Supreme Court rules people can sue government agents for damages

I wonder if the “damages” have to be directly or could they be INDIRECTLY for the federal officer(s) to be found guilty. Let’s looks at a hypothetical situation.  Say the DEA raids a practitioner’s office… a practitioner who specializes in high acuity pts…  each dealing with very severe incurable painful health issues. All are ultra fast metabolizers, dealing with very painful diseases like sickle cell, CRPS, adhesive arachnoiditis for starters.

Typical scenario, DEA agents show up at the practitioner’s office and confiscate all their pts’ medical records, may get the practitioner to surrender his/her DEA license, no charges filed… BUT… the DEA refuses to return the practitioner’s pts medical records – or copies of the pts’ medical records, to the practitioner or to the pts.  Basically, the pts have no records of their health issues and no clinical records of how their health issues were treated… or how their health conditions improved or deteriorated over the years.

Imagine Tom Frieden who was the head of the CDC June 8, 2009 – January 20, 2017.. Did he exceed the statutory authority of the CDC by putting together a supposedly “secret committee” to come up with the infamous CDC opiate dosing guidelines and omitted a public comment period and assigned seats on the committee that was known to have a anti-opiate agenda and the committee used studies that were mostly designated as having a “poor quality” of data to come to the individual studies’ conclusions.

One can only guess the untold millions of pts that have had their health – or life itself – compromised because of the actions of Frieden and the committee members.  Once those guidelines were published how many in the DEA, VA, insurance/PBM companies and large healthcare facilities adopted these guidelines and a few years later the CDC itself has stated that that guidelines were misapplied.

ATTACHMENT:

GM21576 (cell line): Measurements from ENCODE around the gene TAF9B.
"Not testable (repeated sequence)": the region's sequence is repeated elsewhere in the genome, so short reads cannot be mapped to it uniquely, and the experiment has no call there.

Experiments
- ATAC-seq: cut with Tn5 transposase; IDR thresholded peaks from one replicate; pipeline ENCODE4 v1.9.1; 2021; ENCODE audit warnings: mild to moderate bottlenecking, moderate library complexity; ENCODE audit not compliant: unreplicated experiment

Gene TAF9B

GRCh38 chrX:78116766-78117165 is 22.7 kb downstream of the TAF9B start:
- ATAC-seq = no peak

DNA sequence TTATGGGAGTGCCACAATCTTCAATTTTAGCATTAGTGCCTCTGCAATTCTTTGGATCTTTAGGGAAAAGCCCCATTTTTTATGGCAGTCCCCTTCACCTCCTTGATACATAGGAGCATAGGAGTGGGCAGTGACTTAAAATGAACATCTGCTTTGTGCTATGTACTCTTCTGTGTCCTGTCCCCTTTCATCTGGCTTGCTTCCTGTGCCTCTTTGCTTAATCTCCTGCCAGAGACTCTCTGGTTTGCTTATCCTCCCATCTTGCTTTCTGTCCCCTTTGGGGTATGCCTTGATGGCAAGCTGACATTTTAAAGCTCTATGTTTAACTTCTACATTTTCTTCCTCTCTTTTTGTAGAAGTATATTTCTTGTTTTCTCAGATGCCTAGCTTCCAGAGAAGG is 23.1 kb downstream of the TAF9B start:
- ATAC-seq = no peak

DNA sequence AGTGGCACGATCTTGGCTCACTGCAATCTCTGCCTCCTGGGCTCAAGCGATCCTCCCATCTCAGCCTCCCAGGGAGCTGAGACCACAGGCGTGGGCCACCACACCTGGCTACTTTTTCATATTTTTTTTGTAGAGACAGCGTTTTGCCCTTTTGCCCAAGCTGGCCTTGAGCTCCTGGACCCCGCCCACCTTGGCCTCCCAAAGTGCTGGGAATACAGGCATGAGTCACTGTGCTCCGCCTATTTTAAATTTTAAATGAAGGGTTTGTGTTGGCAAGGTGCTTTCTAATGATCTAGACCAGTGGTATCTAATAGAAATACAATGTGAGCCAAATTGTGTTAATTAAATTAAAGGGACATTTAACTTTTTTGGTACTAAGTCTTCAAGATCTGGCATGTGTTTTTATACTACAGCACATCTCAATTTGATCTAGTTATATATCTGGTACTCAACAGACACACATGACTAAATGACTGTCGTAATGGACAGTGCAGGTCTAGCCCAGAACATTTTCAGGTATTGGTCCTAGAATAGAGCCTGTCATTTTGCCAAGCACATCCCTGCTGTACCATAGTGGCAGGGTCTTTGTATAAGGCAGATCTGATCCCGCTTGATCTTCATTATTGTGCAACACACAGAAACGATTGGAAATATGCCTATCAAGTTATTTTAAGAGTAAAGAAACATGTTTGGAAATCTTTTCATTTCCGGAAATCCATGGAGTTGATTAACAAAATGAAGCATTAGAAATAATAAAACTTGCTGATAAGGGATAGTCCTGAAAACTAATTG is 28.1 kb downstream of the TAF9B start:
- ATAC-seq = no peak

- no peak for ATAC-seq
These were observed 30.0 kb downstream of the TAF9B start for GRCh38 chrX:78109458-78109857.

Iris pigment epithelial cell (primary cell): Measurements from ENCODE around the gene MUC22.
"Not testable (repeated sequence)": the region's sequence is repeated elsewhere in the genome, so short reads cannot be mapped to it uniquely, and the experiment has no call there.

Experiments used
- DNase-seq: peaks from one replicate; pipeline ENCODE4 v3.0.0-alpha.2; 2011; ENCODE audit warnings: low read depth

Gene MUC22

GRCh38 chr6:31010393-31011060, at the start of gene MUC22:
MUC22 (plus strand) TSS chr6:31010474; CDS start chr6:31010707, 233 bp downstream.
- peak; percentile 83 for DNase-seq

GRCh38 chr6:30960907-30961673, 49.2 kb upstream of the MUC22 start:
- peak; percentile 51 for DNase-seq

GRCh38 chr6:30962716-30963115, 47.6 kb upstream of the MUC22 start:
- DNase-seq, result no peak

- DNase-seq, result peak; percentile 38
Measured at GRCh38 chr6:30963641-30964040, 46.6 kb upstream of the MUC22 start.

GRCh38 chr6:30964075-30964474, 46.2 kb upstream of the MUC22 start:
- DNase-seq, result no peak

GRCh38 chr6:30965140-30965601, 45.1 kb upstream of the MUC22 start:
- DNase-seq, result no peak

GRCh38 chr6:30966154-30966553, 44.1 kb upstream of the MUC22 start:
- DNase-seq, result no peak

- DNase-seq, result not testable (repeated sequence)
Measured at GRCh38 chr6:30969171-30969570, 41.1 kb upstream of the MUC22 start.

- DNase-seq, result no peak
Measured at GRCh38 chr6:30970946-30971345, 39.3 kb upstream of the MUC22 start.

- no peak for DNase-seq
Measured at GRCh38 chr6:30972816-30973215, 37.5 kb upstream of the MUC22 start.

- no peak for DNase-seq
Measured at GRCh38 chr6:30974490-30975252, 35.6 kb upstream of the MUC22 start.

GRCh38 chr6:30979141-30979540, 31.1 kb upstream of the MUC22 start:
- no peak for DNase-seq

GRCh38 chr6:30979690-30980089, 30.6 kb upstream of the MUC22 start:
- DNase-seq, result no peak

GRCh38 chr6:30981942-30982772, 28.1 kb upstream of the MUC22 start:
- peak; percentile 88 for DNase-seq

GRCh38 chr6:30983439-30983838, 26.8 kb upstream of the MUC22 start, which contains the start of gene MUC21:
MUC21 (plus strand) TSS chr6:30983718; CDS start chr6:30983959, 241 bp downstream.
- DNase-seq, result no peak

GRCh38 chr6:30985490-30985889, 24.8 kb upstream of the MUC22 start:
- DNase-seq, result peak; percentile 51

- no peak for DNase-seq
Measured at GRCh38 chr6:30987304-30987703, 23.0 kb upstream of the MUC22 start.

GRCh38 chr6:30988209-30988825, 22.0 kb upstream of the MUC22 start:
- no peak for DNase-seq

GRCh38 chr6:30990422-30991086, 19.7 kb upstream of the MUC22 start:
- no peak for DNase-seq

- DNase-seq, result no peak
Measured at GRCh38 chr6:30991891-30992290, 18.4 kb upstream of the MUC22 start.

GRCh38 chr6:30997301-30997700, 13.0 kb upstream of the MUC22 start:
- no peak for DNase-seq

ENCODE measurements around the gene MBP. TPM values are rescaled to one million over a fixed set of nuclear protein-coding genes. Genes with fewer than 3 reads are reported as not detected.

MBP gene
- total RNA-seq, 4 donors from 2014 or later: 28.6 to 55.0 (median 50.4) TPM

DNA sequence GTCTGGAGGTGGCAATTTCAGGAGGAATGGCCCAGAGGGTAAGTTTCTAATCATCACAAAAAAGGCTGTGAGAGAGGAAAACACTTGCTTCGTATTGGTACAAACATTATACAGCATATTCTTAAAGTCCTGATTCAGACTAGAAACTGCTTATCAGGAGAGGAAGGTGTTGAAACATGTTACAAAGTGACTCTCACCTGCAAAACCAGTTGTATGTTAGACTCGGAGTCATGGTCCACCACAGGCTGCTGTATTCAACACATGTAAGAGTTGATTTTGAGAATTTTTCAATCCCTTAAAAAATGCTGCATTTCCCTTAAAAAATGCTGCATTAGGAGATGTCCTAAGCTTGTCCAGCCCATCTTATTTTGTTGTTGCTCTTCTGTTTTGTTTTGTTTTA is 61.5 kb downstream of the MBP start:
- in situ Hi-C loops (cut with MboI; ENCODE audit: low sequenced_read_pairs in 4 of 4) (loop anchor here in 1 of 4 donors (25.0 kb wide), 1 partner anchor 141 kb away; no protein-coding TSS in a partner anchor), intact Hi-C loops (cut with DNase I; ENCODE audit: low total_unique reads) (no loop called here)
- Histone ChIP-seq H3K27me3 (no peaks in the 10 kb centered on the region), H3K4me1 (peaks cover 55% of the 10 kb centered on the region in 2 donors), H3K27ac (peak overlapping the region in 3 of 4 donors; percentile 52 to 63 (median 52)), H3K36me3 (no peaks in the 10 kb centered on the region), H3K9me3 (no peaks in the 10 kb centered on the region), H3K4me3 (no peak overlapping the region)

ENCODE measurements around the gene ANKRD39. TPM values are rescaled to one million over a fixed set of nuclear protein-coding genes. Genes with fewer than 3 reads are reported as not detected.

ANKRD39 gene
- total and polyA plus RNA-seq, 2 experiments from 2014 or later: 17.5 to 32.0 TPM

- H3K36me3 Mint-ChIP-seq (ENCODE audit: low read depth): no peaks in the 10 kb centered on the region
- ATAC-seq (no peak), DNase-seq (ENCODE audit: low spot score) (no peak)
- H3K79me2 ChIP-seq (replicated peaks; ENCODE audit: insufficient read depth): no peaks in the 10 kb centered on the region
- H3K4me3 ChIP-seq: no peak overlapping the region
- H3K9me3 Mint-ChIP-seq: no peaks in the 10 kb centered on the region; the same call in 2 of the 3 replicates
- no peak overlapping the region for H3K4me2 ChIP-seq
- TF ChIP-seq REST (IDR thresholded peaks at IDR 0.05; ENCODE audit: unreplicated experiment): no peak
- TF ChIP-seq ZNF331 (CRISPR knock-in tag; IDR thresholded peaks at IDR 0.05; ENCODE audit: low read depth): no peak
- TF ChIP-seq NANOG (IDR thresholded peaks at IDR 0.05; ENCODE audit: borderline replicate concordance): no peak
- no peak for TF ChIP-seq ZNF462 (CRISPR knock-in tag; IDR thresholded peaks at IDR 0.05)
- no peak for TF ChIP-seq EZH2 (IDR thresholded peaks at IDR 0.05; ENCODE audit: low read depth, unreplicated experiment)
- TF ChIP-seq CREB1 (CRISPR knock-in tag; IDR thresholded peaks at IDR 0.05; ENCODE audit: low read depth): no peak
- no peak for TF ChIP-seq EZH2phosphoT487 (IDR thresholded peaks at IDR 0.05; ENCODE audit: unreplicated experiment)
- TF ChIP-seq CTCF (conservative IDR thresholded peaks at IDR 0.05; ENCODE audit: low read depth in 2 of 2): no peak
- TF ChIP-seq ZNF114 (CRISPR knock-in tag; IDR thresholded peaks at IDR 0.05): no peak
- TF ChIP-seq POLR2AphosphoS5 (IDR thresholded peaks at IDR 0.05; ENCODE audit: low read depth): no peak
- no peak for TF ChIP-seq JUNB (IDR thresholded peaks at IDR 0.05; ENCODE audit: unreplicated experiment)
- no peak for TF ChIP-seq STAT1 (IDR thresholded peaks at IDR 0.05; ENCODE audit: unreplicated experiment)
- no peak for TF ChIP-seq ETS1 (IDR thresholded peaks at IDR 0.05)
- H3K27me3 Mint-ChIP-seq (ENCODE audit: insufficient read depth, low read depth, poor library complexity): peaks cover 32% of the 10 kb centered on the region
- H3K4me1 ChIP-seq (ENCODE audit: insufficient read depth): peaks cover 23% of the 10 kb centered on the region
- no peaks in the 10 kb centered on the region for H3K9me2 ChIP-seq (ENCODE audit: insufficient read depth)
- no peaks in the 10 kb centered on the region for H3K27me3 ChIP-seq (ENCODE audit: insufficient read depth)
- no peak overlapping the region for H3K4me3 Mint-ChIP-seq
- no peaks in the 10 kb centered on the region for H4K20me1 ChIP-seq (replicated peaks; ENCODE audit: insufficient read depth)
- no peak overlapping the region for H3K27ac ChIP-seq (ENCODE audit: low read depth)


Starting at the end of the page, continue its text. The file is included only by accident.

Supreme Court rules people can sue government agents for damages

The Supreme Court has ruled unanimously that individuals may personally seek damages from a federal officer who violates their civil rights and causes harm.

The case centered on FBI officials putting three Muslims on the no-fly list after they “refused to cooperate with the FBI by spying on their own communities.”

According to the Institute for Justice, which submitted arguments in the case, because of their refusal to spy, “these individuals were placed on the No-Fly List, which caused significant hardship, such as the inability to travel to visit family or for work.”

They sued, and now the Supreme Court has ruled the federal officials responsible could be liable for damages.

“We first have to determine if injured parties can sue government officials in their personal capacities. [The Religious Freedom Restoration Act]’s text provides a clear answer: They can. Persons may sue and obtain relief ‘against a government,’ which is defined to include ‘a branch, department, agency, instrumentality, and official (or other person acting under color of law) of the United States,” the opinion said.

New Justice Amy Coney Barrett did not participate in the ruling, but it was decided unanimously by the other eight.

Justice Clarence Thomas authored the opinion.

“Not surprisingly, in the lawsuit against the FBI agents, the government argued that the words ‘appropriate relief’ do not include damages,” the Institute for Justice said. “According to the government, damages might be an appropriate remedy against private actors, but damages should not be allowed if the person who violated your rights happens to work for the government.”

Its friend-of-the-court brief argued damages against government officials are the historical cornerstone of government accountability. It contended damages are often the only way to vindicate constitutional rights and that none of the government’s policy justifications against damages have a basis in reality.

That essentially was the ruling of the court.

“In the context of suits against government officials, damages have long been awarded as appropriate relief,” the ruling said, including local, state and federal officials in the decision.

The court pointed out damages are often the only remedy available.

“The court today has provided its full-throated endorsement of damages as a necessary and historic mechanism for constitutional accountability,” noted Scott Bullock, IJ’s president and general counsel. “In doing so, the court also reiterated its support for the foundational principles of this country, such as that damages can be awarded to check the government’s power and that it is Congress’ job to engage in policy making. The court’s job is to interpret the law, not to do policy.”

The plaintiffs were Muhammad Tanvir, Jameel Algibhah and Naveed Shinwari. They alleged the FBI put them on a No-Fly List for refusing to act as informants against their religious communities.

They lost money, wasted airline tickets and lost income from job opportunities.

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